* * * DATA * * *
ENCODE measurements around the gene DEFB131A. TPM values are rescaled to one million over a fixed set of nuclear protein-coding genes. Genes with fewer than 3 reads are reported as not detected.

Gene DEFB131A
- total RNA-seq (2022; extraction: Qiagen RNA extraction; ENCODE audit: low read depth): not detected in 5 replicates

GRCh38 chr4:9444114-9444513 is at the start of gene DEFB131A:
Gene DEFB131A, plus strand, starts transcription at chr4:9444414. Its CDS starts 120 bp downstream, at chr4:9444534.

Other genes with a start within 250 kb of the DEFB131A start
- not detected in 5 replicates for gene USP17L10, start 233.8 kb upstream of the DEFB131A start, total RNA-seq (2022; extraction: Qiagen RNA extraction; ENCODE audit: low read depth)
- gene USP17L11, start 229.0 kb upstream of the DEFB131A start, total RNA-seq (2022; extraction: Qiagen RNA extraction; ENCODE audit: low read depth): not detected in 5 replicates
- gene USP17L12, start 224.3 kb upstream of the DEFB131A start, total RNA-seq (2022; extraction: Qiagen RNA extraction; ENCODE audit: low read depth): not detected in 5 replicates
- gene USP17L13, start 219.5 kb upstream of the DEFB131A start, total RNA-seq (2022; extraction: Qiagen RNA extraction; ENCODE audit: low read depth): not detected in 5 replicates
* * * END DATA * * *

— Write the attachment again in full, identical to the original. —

ENCODE measurements around the gene DEFB131A. TPM values are rescaled to one million over a fixed set of nuclear protein-coding genes. Genes with fewer than 3 reads are reported as not detected.

Gene DEFB131A
- total RNA-seq (2022; extraction: Qiagen RNA extraction; ENCODE audit: low read depth): not detected in 5 replicates

GRCh38 chr4:9444114-9444513 is at the start of gene DEFB131A:
Gene DEFB131A, plus strand, starts transcription at chr4:9444414. Its CDS starts 120 bp downstream, at chr4:9444534.

Other genes with a start within 250 kb of the DEFB131A start
- not detected in 5 replicates for gene USP17L10, start 233.8 kb upstream of the DEFB131A start, total RNA-seq (2022; extraction: Qiagen RNA extraction; ENCODE audit: low read depth)
- gene USP17L11, start 229.0 kb upstream of the DEFB131A start, total RNA-seq (2022; extraction: Qiagen RNA extraction; ENCODE audit: low read depth): not detected in 5 replicates
- gene USP17L12, start 224.3 kb upstream of the DEFB131A start, total RNA-seq (2022; extraction: Qiagen RNA extraction; ENCODE audit: low read depth): not detected in 5 replicates
- gene USP17L13, start 219.5 kb upstream of the DEFB131A start, total RNA-seq (2022; extraction: Qiagen RNA extraction; ENCODE audit: low read depth): not detected in 5 replicates